42% of Americans Are Delaying Investments Due to the Ukraine Conflict. Here’s Why That’s a Mistake | Smart Change: Personal Finance

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(Maurie Backman)

The Ukraine war has a lot of people on edge, American consumers included. In fact, 73% of Americans believe that it will have a negative effect on the US economy, according to a recent survey by MassMutual. And 66% are worried that the war will have a negative effect on their day-to-day finances.

On a positive note, 46% of Americans are looking to increase their savings in light of the events abroad. On the other hand, 42% are delaying investments in response to the crisis. And that could be a huge mistake.

Why waiting to invest doesn’t pay

If you don’t have a fully loaded emergency fund, then increasing your savings should absolutely be your first financial priority. That applies not just due to the Ukraine war, but as a general rule.

Image source: Getty Images.

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However, if you’re all set with emergency savings, then you may not want to let the situation in Ukraine stop you from continuing to invest. While the Ukraine war could result in a more volatile stock market in the near term, we have to hope that the crisis will resolve itself in time. But if you miss out on the opportunity to invest in the near term, you could lose out on serious growth by sitting tight.

Imagine you were planning to invest $10,000 this year in a broad market ETF (exchange-traded fund), but instead, you decide not to because you’re worried that the war in Ukraine will send stock prices downward in the near term. Let’s also assume that same ETF delivers an average annual 8% return over the next 30 years, which is a little bit below the stock market’s historical average. By not investing your $10,000 and then letting it sit for 30 years, you could end up losing out on $100,000 when you factor in that 8% growth.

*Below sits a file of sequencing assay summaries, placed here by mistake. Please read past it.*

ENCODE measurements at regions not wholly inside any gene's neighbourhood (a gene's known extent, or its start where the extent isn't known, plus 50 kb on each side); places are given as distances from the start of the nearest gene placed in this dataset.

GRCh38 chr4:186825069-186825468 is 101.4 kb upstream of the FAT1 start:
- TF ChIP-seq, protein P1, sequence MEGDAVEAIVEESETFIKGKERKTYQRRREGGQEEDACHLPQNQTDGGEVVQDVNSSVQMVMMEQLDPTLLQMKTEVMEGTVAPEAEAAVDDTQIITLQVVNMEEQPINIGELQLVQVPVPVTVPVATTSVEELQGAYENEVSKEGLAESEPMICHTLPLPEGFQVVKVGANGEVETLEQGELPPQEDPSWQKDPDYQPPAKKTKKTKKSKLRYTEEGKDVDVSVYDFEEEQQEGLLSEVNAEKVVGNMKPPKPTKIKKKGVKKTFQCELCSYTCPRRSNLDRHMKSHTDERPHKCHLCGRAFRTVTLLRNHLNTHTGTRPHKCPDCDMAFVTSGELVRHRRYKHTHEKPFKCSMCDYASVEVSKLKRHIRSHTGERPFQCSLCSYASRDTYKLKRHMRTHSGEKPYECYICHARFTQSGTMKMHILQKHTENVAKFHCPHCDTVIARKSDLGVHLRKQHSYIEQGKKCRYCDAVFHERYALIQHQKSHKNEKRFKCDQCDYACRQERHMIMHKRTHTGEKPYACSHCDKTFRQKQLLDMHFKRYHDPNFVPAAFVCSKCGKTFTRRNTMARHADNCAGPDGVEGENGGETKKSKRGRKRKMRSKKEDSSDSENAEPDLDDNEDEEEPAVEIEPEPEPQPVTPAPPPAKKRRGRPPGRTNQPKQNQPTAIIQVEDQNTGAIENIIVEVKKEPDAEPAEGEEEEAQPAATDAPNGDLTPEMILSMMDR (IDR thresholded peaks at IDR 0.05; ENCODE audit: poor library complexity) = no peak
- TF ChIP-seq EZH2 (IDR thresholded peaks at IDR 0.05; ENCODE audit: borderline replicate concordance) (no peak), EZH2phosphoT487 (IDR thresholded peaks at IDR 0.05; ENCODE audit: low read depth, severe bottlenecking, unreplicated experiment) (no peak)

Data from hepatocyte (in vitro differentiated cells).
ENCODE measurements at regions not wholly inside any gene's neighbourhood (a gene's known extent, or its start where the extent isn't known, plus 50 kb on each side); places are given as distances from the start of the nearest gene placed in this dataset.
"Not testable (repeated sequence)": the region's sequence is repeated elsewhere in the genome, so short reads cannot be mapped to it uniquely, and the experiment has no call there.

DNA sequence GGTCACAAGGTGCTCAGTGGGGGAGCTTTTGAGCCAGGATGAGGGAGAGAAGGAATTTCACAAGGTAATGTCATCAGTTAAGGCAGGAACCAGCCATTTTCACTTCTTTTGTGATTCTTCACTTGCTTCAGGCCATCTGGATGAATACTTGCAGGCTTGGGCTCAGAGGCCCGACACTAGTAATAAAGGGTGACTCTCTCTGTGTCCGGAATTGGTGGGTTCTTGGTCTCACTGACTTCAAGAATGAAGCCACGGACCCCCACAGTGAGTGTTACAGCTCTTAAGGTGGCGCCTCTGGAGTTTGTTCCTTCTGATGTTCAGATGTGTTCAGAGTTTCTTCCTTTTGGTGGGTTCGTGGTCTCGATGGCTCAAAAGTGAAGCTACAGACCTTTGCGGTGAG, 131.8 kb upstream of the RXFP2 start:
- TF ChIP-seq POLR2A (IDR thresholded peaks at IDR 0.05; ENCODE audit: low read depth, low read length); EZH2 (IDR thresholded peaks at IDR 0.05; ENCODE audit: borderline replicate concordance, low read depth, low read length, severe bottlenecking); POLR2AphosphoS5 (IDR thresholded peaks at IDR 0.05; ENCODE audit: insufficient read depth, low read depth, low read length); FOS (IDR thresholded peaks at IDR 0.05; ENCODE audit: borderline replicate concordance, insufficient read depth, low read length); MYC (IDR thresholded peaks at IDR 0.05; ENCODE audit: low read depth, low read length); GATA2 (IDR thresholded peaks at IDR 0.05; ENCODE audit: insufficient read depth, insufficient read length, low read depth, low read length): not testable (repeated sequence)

Even if you delay your $10,000 investment by a single year, you’ll actually end up $7,000 short of $100,000 with a 29-year growth window instead of giving yourself a full 30-year window, assuming that same 8% return. That’s a lot of money to pass up.

Furthermore, if you typically invest your money in a tax-advantaged retirement account like a traditional IRA, and you opt not to fund that account this year, you could end up paying the IRS a lot more money than necessary. And if you don’t fund your 401(k) plan because you’re worried about the Ukraine war’s effect on the stock market, you could end up missing out on a generous employer match.

A better bet? Stick to your investing plan rather than putting it off.

We don’t know to what extent the crisis overseas will ultimately affect the broad market. And it’s definitely wise to arm yourself with a full emergency fund in case the US economy takes a turn for the worse. But don’t bail on investing because of what’s happening abroad. If you do, you could end up with a host of lost wealth-building opportunities on your hands.

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